And I’m not just saying that because I’m a Braves fan. MLB.com’s Braves expert Mark Bowman thinks so too, reporting that Wagner’s agent has been in contact with Atlanta and making the excellent point that, though signing Wagner may very well cost a team a first round pick, the Braves are unique in that their need at closer will be occasioned by losing two relievers — Rafael Soriano and Mike Gonzalez — each of whom will bring a similar compensation pick in return.
More generally, Wagner is the kind of guy Bobby Cox and the Braves brass loves: older and lower maintenance. He’s coming off of surgery sure, but at a point in his career where there isn’t a huge need for Cox to baby him. He makes more sense in Atlanta than just about anyplace else.
Bowman cites Fernando Rodney as a fallback option, but after the John Rocker and Mark Wholers eras, I’m pretty sure that Bobby Cox swore off of wild things with great gas. It’s a health thing. Both mental health and cardiovascular health. Bobby’s old now and doesn’t need any more 20-pitch ninth innings than are absolutely necessary.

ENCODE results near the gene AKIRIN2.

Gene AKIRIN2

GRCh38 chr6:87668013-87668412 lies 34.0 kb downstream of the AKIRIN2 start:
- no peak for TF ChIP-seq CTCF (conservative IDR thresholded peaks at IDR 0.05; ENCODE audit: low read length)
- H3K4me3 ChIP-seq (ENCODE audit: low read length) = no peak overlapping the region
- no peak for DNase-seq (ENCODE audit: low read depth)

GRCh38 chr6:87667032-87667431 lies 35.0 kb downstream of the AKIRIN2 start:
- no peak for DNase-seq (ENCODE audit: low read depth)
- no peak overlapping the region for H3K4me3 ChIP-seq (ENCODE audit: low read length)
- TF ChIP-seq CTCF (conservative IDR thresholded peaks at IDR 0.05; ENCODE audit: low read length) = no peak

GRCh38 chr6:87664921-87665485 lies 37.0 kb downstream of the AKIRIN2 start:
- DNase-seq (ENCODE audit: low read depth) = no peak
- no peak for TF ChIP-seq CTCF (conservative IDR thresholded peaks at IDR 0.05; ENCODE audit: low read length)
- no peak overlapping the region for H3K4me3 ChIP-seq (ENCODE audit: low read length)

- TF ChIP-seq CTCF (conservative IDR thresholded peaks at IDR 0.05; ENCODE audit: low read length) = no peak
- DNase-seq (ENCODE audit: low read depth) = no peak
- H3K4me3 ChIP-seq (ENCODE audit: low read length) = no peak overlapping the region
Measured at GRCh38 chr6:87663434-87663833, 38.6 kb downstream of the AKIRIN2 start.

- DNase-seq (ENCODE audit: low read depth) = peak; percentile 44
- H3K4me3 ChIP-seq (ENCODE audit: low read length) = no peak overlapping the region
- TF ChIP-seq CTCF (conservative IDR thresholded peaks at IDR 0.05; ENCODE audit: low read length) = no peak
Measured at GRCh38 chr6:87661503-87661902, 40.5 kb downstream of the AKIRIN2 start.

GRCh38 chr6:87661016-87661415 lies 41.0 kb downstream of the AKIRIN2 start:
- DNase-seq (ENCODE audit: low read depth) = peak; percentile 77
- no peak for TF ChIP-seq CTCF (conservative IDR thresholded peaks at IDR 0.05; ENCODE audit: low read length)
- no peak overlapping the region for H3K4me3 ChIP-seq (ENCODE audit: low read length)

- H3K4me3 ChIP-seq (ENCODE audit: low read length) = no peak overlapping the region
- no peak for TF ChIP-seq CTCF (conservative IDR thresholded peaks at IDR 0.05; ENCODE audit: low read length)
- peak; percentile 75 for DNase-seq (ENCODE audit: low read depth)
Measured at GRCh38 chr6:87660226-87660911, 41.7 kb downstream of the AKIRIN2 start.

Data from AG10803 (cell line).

Mets manager Terry Collins said on Wednesday, “It’s unlikely that [Steven Matz] will start the season with us.” The final spot in the Mets’ starting rotation will go to either Zack Wheeler or Seth Lugo, Newsday’s Marc Carig reports.
On Wheeler’s innings limit, assistant GM John Ricco said, “There’s going to be some number but we don’t exactly know what that is.” Wheeler missed the last two seasons after undergoing Tommy John surgery.
Neither Wheeler nor Lugo have had terrific springs as each carries a 5.11 and 5.56 Grapefruit League ERA, respectively. However, Carig notes that Wheeler has impressed simply by appearing healthy and brandishing a fastball that once again sits in the mid- to high-90’s. Lugo, meanwhile, proved crucial to the Mets last year, posting a 2.67 ERA across eight starts and nine relief appearances.
Nick Groke of the Denver Post reports that the Rockies agreed to a $200 million, 30-year lease with the Metropolitan Baseball Stadium District, which is the state division that owns Coors Field. As part of the deal, the Rockies will lease and develop a plot of land south of the stadium, which will cost the team $125 million for 99 years.
As Groke points out, had the Rockies not reached a deal by Thursday, March 30, the lease would have rolled over for five more years.
Rockies owner Dick Monfort issued a statement, saying, “We are proud that Coors Field will continue to be a vital part of a vibrant city, drawing fans from near and far and making our Colorado residents proud.”
The Rockies moved into Coors Field in 1995. It is the National League’s third oldest stadium. In that span of time, the Rockies have made the playoffs three times, the last coming in 2009 when they lost in the NLDS to the Phillies. The Rockies were swept in the 2007 World Series by the Red Sox.